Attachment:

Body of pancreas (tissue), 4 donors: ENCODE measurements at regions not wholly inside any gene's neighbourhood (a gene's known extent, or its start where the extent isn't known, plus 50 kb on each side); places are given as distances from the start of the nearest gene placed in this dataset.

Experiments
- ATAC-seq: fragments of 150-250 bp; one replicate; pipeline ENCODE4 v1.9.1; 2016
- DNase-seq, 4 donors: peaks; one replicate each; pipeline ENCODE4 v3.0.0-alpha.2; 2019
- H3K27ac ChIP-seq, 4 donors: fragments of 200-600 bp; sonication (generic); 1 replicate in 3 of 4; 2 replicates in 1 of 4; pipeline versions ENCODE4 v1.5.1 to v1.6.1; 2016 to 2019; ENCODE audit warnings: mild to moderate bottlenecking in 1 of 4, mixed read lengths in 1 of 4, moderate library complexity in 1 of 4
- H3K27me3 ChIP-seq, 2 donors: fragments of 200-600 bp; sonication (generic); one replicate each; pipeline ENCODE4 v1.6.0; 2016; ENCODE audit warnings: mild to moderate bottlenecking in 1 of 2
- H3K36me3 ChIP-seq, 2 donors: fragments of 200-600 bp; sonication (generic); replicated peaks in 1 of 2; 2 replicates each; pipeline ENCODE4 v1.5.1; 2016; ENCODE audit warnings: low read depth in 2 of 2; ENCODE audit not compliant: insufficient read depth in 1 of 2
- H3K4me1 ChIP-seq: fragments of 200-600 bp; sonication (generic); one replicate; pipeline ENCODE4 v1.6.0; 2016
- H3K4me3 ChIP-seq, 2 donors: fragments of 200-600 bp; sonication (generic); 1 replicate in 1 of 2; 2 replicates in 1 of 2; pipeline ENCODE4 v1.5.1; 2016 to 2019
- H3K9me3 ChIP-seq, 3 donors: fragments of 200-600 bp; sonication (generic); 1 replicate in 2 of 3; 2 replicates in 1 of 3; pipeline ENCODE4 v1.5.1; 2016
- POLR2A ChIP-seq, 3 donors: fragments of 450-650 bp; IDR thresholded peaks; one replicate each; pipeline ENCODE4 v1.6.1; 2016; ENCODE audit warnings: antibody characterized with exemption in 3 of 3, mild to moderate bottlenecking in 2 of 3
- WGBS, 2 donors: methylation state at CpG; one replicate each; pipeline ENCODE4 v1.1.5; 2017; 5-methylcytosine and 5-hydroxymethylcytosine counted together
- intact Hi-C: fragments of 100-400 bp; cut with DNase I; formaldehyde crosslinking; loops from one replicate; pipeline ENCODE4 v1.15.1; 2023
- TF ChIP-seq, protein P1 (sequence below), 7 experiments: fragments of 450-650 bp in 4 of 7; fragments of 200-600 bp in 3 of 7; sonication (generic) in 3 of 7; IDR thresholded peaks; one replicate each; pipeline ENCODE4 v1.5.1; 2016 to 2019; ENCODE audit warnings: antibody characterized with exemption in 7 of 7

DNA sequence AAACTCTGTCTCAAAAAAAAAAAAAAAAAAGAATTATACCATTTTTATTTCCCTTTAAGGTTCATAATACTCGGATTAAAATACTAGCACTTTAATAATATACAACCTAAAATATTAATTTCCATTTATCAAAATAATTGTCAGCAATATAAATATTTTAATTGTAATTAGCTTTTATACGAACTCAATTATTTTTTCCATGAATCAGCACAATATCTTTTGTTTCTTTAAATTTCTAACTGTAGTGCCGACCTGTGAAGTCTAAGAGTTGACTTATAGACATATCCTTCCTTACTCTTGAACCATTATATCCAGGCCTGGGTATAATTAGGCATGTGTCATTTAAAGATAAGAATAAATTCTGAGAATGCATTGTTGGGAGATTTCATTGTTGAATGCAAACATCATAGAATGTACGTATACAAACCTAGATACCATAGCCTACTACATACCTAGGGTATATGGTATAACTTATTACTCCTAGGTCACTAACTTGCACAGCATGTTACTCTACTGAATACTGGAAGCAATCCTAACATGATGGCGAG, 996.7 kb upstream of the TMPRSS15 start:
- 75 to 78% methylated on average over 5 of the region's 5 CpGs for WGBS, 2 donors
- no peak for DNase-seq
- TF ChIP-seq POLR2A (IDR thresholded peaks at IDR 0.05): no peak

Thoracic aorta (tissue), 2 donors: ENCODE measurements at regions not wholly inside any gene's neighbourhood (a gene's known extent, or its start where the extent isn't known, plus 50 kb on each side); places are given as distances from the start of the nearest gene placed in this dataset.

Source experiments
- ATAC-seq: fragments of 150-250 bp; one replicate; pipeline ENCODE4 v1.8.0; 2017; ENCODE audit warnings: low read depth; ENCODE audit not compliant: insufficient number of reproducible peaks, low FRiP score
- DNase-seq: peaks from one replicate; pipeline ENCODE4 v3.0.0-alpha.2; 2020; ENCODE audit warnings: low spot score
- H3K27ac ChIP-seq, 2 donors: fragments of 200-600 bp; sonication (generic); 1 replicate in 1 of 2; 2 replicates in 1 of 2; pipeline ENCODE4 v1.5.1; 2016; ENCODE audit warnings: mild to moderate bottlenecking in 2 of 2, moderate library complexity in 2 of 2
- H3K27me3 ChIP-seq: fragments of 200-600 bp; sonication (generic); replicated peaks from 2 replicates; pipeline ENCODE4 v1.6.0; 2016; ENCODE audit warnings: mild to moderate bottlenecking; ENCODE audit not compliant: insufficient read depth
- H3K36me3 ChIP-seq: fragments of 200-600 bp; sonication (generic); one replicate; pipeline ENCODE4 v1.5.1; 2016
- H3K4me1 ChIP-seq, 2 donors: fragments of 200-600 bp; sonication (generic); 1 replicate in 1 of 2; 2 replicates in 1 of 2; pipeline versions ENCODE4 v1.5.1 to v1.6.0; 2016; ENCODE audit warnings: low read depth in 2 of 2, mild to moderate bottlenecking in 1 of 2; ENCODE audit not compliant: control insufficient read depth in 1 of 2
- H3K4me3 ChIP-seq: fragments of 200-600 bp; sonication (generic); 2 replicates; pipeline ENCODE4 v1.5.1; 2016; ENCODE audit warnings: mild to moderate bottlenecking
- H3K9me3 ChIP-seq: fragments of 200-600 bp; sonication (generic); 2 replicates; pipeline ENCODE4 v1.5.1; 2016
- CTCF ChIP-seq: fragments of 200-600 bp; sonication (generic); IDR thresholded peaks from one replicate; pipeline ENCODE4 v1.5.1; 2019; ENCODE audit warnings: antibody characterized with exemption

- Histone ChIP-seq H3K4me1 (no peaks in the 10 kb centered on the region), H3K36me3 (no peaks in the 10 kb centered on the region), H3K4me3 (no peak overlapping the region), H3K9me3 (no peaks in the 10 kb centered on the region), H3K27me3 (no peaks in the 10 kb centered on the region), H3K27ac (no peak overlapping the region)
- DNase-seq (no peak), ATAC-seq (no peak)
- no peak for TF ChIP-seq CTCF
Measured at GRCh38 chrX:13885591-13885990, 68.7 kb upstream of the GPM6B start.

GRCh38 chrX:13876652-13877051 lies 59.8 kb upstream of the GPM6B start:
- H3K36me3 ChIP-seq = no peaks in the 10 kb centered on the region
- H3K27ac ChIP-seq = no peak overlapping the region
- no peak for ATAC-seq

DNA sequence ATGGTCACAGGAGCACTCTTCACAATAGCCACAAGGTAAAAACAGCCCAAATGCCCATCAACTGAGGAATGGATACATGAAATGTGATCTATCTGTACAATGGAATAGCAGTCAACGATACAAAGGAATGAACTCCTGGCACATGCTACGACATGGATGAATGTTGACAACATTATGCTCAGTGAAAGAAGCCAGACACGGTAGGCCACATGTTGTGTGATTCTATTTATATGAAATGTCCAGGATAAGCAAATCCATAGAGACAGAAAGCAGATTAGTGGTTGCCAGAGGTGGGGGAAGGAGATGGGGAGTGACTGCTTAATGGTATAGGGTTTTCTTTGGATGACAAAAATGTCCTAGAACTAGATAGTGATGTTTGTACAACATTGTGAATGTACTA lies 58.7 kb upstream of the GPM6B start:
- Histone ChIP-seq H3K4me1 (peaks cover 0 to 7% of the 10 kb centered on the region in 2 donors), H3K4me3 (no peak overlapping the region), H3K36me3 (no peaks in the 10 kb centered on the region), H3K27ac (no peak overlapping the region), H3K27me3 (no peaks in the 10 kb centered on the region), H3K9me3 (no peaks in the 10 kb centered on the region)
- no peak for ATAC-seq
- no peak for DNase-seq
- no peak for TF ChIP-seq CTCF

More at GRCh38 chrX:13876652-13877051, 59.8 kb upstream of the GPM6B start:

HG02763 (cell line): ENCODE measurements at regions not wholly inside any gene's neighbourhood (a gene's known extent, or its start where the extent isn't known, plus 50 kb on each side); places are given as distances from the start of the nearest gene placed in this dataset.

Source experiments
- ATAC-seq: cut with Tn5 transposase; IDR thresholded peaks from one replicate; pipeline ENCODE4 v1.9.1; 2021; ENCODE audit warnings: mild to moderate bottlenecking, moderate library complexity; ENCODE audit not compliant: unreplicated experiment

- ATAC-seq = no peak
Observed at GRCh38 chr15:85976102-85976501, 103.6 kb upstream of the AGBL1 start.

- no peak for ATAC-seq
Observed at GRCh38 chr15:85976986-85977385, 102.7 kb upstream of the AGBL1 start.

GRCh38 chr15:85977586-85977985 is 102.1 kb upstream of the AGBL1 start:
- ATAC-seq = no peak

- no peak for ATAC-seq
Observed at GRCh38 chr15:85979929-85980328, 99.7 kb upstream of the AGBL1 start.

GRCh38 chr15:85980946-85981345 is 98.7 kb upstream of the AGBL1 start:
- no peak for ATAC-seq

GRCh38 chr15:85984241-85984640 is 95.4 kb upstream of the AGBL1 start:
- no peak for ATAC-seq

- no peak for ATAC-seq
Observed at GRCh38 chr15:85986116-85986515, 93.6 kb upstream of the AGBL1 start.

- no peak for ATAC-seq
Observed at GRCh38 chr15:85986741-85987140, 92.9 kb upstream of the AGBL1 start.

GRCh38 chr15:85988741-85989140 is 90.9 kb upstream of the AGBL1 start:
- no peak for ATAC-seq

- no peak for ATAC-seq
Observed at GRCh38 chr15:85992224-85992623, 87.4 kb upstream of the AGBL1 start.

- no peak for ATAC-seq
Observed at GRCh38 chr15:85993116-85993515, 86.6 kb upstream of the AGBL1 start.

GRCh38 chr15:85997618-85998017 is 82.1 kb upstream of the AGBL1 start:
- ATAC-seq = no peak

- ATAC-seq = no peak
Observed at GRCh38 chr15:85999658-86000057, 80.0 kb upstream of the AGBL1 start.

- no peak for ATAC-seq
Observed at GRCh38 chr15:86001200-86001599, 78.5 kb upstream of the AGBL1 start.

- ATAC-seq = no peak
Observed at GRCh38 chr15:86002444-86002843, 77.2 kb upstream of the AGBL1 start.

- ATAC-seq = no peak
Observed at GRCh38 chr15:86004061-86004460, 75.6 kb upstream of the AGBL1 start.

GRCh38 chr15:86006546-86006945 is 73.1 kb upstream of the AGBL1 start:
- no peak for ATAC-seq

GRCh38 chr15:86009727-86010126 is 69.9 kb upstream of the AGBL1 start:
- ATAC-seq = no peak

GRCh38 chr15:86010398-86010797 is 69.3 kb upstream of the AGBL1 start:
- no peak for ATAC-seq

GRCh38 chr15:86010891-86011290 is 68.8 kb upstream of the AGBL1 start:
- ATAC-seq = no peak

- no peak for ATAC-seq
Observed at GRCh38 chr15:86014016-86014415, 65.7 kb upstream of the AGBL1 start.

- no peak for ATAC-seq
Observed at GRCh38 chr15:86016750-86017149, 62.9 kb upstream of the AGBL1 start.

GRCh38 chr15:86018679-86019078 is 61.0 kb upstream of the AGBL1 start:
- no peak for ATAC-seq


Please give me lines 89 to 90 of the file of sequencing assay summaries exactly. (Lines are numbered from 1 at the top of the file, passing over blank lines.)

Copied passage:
- no peak for ATAC-seq
Observed at GRCh38 chr15:86016750-86017149, 62.9 kb upstream of the AGBL1 start.